WASHINGTON — The embattled F.B.I. agent who oversaw the opening of the Russia investigation mounted an aggressive personal defense on Thursday, rejecting accusations that he let his private political views bias his official actions and labeling Republican attacks on him “another victory notch in Putin’s belt.”
“Let me be clear, unequivocally and under oath: not once in my 26 years of defending my nation did my personal opinions impact any official action I took,” the agent, Peter Strzok, was to tell House lawmakers investigating what they say is evidence of rampant bias at the top levels of the F.B.I.
In his first public comments, he concluded his prepared remarks with a pointed broadside against his antagonizers.
“I understand we are living in a political era in which insults and insinuation often drown out honesty and integrity,” Mr. Strzok planned to say, continuing: “I have the utmost respect for Congress’s oversight role, but I truly believe that today’s hearing is just another victory notch in Putin’s belt and another milestone in our enemies’ campaign to tear America apart.”
He concluded: “As someone who loves this country and cherishes its ideals, it is profoundly painful to watch and even worse to play a part in.”
Mr. Strzok, a career agent, played a pivotal role in two of the bureau’s most politically fraught cases: the F.B.I.’s investigation into Hillary Clinton’s email practices as secretary of state and a separate inquiry into Russia’s attempts to interfere in the 2016 election and its interactions with the Trump campaign.
Mr. Strzok has come under intense scrutiny since the Justice Department’s inspector general discovered thousands of text messages that he exchanged with a senior F.B.I. lawyer, Lisa Page, working on both investigations colorfully disparaging Mr. Trump.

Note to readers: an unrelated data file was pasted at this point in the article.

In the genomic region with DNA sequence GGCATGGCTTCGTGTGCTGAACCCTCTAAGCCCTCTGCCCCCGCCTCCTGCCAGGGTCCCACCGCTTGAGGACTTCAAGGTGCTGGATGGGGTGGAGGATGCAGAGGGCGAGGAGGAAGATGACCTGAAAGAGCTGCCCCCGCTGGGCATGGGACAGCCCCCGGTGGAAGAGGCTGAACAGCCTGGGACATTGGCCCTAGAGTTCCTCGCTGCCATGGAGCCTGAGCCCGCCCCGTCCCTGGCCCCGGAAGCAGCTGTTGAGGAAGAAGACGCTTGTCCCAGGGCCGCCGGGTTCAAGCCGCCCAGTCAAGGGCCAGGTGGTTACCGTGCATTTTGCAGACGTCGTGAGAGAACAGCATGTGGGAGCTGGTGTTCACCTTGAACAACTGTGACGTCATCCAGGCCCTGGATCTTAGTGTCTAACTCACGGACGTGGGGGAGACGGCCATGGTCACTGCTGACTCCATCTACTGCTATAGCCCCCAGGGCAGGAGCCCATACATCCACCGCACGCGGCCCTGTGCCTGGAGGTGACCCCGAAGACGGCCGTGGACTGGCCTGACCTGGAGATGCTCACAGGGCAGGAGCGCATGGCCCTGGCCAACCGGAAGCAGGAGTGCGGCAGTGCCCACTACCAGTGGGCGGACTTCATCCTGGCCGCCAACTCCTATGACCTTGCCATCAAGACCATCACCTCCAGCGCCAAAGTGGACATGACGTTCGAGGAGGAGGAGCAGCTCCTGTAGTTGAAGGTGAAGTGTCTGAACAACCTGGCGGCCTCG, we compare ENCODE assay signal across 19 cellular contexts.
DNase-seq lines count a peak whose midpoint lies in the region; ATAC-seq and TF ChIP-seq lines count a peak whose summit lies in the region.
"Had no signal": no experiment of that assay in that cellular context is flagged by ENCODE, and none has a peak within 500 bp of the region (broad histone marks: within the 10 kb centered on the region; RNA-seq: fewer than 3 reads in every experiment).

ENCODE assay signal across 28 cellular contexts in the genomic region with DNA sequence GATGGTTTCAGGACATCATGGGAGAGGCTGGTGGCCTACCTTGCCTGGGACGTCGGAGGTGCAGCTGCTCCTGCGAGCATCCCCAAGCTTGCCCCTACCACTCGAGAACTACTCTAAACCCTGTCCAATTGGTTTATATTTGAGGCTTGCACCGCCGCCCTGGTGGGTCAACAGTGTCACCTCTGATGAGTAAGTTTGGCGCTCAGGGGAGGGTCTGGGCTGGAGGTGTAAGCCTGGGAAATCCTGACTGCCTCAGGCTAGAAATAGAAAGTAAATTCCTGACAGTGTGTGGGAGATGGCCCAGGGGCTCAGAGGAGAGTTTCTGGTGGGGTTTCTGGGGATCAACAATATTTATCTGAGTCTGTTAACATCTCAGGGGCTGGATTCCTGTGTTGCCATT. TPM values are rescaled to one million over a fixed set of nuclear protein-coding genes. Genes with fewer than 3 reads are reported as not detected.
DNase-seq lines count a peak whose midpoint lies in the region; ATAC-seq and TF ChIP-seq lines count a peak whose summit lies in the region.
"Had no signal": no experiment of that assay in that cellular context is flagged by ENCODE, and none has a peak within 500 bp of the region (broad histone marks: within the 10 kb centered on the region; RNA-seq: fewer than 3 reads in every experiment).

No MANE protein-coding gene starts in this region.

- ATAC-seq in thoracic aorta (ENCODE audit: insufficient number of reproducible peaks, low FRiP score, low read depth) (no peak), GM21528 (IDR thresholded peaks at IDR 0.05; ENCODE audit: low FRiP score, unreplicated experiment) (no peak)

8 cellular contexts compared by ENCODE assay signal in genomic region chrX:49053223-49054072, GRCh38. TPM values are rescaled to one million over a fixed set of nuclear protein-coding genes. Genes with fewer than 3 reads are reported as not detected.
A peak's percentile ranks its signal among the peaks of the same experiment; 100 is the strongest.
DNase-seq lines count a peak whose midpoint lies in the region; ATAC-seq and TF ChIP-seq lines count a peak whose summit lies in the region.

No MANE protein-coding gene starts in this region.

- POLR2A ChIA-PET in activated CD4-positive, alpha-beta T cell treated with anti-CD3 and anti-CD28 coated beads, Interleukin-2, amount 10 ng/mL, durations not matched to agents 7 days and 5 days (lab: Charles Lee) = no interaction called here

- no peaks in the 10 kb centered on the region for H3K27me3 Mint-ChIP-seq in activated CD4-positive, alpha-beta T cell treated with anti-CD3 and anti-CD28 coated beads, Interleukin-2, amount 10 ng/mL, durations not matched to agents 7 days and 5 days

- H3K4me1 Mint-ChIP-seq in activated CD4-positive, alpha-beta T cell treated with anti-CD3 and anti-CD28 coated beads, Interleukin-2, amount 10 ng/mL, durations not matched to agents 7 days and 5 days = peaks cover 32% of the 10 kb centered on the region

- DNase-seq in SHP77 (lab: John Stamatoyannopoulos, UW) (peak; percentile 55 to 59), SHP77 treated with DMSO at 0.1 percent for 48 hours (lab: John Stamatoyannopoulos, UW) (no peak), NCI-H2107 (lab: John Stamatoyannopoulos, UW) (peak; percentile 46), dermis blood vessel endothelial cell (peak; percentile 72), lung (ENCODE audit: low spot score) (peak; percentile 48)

In one exchange, Ms. Page said to Mr. Strzok, Trump is “not ever going to become president, right?”
“No. No he won’t. We’ll stop it,” Mr. Strzok replied.
House Republicans and Mr. Trump have seized on those texts, charging that they undercut the integrity of the Russia investigation, which has since been taken over by the special counsel, Robert S. Mueller III. Republican lawmakers were prepared to confront the former agent with volumes of such messages on Thursday.
Mr. Strzok said he deeply regretted the messages, but he said that they did not amount to more than private political beliefs.
“In the summer of 2016, we had an urgent need to protect the integrity of an American Presidential election from a hostile foreign power determined to weaken and divide the United States of America,” he said. “This investigation is not politically motivated, it is not a witch hunt, it is not a hoax.”
The inspector general’s report was unsparing in its criticism of Mr. Strzok and Ms. Page, but found no evidence that their personal views had affected prosecutorial decisions in the Clinton case. The inspector general, Michael E. Horowitz, continues to investigate the F.B.I.’s handling of key aspects of the Russia case.
Mr. Strzok, who spent a contentious day locked behind closed doors for an interview with the same lawmakers late last month, did not have kind words for the Republicans leading the committee.